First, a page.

Probation is an alternative penalty for certain crimes after the court deems the offender is not a threat to society. It could provide more liberties than imprisonment, but individuals under probation could still encounter everyday life restrictions.
Being under probation could keep you from seeking better work or housing opportunities outside the state. However, completing a portion of your probation period could make you eligible to request early termination.
You could send in a request accordingly after meeting the following conditions:
- Your attorney could petition your early termination in court after a minimum of one-year probation.
- Your designated probation officer could send through your request after completing half of your probation sentence.
However, the court exempts specific cases from this opportunity. Early termination does not apply to serious felony convictions. The court would also consider the offender’s criminal record to determine if it is appropriate to end the probation.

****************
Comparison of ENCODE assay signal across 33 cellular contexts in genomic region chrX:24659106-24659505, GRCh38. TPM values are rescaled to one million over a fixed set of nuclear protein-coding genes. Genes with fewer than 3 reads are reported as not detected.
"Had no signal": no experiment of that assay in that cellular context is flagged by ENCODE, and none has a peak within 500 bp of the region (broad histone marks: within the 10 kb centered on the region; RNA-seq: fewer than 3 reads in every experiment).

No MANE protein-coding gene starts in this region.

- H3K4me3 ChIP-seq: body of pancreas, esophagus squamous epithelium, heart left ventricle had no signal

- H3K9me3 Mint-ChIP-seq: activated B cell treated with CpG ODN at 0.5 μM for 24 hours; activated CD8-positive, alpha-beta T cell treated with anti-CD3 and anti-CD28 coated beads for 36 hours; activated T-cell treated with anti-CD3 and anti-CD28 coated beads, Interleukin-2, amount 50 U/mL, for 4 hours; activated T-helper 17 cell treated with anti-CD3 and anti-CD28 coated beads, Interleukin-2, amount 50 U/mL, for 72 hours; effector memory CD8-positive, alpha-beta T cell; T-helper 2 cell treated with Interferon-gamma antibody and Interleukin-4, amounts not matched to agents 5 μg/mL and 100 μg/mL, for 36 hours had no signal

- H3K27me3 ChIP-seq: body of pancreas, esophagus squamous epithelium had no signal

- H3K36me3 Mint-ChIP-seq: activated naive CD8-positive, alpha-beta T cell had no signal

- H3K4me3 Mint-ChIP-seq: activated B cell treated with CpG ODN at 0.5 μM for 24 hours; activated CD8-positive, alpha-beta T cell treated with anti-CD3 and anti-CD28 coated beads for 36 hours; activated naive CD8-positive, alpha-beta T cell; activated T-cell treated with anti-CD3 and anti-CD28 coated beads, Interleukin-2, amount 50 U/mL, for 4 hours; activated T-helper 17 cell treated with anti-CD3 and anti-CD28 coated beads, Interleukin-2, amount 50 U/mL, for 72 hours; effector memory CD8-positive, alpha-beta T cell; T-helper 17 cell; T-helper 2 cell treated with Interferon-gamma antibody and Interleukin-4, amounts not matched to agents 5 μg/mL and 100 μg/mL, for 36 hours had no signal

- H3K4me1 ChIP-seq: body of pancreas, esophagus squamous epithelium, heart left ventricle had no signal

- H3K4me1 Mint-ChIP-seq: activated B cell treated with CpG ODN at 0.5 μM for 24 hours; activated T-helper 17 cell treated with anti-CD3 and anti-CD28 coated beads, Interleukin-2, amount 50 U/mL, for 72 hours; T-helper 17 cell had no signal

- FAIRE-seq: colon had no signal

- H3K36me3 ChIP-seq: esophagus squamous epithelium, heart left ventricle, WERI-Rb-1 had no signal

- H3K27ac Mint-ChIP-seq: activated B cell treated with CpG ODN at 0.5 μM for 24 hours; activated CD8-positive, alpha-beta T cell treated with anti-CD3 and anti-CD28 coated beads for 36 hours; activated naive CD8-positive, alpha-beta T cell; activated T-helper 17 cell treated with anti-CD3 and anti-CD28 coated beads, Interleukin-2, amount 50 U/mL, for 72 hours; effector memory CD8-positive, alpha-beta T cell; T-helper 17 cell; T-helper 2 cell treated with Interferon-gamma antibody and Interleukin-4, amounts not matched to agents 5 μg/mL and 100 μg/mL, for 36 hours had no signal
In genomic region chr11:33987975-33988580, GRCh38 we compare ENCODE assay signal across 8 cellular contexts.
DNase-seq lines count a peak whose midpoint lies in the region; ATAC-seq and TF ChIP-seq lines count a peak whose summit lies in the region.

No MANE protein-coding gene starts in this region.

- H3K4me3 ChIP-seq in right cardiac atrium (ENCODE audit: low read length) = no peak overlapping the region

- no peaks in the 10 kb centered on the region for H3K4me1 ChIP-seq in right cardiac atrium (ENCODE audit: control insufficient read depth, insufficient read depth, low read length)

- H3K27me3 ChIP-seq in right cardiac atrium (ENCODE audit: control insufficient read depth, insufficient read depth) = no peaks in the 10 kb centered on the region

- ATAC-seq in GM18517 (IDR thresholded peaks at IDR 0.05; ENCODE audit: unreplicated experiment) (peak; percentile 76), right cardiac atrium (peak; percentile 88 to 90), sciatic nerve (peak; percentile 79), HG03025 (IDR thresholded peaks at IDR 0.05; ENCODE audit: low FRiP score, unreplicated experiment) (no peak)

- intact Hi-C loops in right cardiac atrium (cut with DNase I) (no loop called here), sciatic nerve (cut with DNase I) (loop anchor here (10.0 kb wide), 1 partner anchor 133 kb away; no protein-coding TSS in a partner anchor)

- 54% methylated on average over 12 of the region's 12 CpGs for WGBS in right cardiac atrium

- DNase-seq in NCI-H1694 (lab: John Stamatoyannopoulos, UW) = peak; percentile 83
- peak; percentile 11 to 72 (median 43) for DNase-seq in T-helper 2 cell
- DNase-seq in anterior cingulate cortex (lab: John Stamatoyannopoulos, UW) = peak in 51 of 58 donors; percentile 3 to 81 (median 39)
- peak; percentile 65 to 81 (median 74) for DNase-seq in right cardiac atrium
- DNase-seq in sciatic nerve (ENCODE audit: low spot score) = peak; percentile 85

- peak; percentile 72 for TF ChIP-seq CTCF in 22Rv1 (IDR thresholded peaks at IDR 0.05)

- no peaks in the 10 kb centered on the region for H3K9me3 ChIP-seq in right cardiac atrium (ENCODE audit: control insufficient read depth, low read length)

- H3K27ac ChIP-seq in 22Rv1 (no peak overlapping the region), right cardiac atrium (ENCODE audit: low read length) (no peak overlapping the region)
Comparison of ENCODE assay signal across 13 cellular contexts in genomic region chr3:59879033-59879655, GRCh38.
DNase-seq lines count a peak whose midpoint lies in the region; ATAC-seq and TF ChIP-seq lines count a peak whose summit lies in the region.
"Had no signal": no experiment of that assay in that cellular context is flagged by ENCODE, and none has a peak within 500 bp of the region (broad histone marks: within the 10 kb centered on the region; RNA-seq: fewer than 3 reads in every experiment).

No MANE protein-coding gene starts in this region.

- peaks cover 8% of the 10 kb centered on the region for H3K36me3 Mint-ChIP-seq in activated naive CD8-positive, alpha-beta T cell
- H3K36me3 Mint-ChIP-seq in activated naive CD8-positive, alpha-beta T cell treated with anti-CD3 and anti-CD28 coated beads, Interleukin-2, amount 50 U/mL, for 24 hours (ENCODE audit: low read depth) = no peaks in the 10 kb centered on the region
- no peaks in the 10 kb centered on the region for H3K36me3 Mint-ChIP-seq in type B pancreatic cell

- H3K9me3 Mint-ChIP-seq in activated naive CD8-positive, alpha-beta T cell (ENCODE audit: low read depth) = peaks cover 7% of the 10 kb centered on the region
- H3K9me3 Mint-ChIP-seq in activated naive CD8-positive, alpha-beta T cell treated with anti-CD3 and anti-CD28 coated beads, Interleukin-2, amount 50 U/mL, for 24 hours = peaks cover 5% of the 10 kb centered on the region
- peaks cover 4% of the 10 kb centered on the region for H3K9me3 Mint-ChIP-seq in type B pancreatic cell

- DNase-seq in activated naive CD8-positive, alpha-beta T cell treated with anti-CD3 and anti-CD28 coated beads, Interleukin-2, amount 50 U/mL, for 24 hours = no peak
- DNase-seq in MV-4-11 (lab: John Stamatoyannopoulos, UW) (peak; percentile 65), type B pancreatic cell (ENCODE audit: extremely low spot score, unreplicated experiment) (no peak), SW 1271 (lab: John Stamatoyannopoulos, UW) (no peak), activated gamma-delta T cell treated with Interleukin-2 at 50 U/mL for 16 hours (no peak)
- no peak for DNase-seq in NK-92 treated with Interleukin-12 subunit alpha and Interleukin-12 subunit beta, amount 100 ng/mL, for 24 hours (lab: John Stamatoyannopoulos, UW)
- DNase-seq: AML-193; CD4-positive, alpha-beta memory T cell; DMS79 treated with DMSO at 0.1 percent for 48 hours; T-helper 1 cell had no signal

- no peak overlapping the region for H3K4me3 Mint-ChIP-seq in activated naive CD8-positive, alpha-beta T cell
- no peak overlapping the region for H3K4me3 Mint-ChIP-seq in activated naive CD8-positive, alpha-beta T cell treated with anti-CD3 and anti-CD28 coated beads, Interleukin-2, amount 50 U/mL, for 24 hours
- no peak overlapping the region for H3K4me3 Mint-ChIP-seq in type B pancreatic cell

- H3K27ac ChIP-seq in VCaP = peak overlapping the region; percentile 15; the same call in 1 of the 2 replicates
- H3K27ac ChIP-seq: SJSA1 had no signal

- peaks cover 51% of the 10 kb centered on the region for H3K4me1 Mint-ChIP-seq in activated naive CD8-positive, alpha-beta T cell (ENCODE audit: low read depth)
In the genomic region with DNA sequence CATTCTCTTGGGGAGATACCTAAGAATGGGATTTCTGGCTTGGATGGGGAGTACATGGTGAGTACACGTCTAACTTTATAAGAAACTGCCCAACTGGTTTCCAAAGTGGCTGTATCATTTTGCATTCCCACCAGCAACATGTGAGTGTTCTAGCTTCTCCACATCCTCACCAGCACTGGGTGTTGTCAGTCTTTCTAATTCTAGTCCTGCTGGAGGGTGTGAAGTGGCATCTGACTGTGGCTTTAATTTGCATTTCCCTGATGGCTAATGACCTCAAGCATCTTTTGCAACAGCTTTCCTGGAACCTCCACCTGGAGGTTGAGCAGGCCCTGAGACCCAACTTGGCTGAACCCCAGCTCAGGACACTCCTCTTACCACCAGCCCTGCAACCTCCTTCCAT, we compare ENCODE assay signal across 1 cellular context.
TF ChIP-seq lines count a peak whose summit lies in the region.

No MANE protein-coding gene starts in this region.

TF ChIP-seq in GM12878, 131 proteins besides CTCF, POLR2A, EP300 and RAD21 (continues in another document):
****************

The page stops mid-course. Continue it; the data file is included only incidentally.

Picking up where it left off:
Compliance is a significant factor for early termination
Complying with your legal obligations during probation can increase your chances of early termination. Aside from keeping up with court-ordered payments, the court will also examine how well you followed your probation regulations.
Your probation officer will provide these details to the court during the process. Still, other factors could contribute to the court’s decision, depending on the details of your conviction and criminal history.
If the probation officer has reason to believe you are not eligible for early termination, they could take action to override your request. They might consider specific factors, including your prior offense, risk assessment, pending charges and any court orders in effect against you.
The decision to grant early termination might undergo various stages of review based on your case details. Still, you need to initiate a request first to begin the process.